- “If I could find a real-life place that made me feel like Tiffany’s, then I’d buy some furniture and give the cat a name.”
- “I don’t. I’ll never get used to anything. Anybody that does, they might as well be dead.”
- “I’m very scared, Buster. Yes, at last. Because it could go on forever. Not knowing what’s yours until you’ve thrown it away”
- “If I do feel guilty, I guess it’s because I let him go on dreaming when I wasn’t dreaming a bit”
- “Every day she’d walk a little further: a mile, come home. Two miles, and come home. One day she just kept on.”
- “[…] our understanding of each other had reached that sweet depth where two people communicate more often in silence than in words.”
- “You call yourself a free spirit, a “wild thing,” and you’re terrified somebody’s gonna stick you in a cage. Well baby, you’re already in that cage. You built it yourself. And it’s not bounded in the west by Tulip, Texas, or in the east by Somaliland. It’s wherever you go. Because no matter where you run, you just end up running into yourself.”
- “The answer is good things only happened to you if you’re good. Good? Honest is more what I mean… Be anything but a coward, a pretender, an emotional crook, a whore: I’d rather have cancer than a dishonest heart.”
- “Never love a wild think, Mr. Bell”, Holly advised him. “That was Doc’s mistake. He was always lugging home wild thinks. A hawk with a broken wing. One time it was a full-grown bobcat with a broken leg. But you can’t give your heart to a wild thing: the more you do so, the stronger they get. Until they’re strong enough to run into the woods. Or fly into a tree. Then a taller tree. Then the sky. That’s how you’ll end up, Mr. Bell. If you let yourself love a wild thing. You’ll end up looking at the sky.”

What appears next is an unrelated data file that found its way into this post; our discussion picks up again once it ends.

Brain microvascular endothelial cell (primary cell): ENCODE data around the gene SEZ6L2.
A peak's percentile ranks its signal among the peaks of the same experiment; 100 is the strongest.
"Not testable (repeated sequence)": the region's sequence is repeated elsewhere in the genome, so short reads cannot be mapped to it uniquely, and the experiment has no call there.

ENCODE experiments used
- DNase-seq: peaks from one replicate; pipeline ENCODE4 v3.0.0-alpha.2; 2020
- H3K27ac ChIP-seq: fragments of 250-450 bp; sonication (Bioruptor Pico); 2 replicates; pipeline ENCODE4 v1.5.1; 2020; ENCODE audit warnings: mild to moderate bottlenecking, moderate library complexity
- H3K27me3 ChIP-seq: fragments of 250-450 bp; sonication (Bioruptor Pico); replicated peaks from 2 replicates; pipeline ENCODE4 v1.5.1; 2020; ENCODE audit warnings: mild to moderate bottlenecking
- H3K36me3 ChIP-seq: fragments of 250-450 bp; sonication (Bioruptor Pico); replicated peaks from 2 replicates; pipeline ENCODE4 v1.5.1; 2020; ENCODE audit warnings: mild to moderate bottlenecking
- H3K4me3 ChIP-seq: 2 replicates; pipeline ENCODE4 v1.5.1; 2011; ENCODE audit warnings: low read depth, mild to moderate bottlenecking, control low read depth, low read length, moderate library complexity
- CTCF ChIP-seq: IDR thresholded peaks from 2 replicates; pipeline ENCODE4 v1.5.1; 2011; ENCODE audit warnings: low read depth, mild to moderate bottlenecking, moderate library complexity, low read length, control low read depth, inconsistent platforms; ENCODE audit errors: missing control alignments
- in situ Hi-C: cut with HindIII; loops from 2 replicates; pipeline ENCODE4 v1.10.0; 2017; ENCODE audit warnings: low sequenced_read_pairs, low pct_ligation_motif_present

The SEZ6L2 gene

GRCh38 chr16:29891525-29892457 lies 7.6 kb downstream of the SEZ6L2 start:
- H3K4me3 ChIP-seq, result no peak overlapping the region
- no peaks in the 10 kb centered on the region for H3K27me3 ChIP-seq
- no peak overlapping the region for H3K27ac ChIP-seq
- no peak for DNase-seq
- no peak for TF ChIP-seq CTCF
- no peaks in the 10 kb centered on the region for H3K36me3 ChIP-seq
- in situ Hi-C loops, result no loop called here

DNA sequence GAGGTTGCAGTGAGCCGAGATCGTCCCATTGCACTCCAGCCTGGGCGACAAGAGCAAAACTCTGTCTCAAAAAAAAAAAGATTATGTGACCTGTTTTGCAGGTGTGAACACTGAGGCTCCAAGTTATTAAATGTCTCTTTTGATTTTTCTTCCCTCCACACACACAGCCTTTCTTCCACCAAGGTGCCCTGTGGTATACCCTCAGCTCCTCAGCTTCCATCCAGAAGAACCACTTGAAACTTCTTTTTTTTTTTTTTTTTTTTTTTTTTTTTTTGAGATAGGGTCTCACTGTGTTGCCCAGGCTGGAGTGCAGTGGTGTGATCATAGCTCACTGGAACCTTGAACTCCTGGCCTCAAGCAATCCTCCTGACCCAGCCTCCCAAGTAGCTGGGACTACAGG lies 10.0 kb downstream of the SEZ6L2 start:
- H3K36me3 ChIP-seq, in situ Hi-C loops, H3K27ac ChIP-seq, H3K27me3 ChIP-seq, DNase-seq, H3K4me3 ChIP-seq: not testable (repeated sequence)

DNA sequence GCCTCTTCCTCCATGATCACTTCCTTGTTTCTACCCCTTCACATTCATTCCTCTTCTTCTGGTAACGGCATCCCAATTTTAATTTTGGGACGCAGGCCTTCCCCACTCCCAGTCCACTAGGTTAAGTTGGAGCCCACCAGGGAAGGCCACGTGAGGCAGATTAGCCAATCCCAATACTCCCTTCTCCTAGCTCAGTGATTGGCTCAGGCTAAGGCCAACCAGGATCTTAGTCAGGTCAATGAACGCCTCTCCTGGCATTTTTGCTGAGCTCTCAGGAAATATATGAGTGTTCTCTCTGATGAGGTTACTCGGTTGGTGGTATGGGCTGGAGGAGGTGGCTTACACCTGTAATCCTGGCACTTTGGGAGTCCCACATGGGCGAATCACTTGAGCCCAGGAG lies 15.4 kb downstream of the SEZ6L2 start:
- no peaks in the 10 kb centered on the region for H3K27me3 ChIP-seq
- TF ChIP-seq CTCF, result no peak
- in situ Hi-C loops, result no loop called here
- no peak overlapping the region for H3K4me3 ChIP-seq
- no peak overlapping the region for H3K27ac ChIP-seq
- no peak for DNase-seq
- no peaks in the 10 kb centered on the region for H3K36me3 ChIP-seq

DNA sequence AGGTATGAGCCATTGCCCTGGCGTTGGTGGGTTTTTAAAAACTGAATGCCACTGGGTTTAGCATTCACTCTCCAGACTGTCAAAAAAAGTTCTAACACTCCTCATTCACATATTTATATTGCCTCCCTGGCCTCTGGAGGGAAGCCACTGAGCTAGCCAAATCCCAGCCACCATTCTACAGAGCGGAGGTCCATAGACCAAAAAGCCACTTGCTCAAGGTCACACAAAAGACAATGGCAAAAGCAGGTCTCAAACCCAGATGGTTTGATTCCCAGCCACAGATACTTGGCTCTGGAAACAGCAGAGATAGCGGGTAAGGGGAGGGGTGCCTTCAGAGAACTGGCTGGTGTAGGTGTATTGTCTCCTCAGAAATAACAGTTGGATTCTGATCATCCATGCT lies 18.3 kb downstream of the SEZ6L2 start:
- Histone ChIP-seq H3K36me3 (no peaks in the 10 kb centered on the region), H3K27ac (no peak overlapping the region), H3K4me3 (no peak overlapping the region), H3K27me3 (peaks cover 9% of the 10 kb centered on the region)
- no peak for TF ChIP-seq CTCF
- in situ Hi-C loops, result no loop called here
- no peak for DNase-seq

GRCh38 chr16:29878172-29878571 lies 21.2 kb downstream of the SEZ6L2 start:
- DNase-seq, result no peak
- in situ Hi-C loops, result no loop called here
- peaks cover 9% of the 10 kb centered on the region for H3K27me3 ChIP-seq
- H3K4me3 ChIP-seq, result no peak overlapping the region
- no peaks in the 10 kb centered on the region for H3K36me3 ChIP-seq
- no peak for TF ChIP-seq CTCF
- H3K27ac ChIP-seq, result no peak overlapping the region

- “I’ll never get used to anything. Anybody that does, they might as well be dead.”
- “The average personality reshapes frequently, every few years even our bodies undergo a complete overhaul – desirable or not, it is a natural think that we should change.”
The book was adapted by Blake Edwards in 1961, with Audrey Hepburn as Holly and George Peppard as Paul/the unnamed narrator from the book. It is a romance, instead of a tragedy, but it is a masterpiece nonetheless.
After reading the book, I admit I was not a fan of how the story was changed. The platonic friendship became a romance. The dark portrait of Miss Golightly portrayed in the novel became a lonely, lost, and waiting-to-be-rescued picture of an adorable Holly, who needs a knight in shining armor. The book’s character cannot be caged, trained, or rescued. The movie’s character is, in the end, caged, trained, and rescued.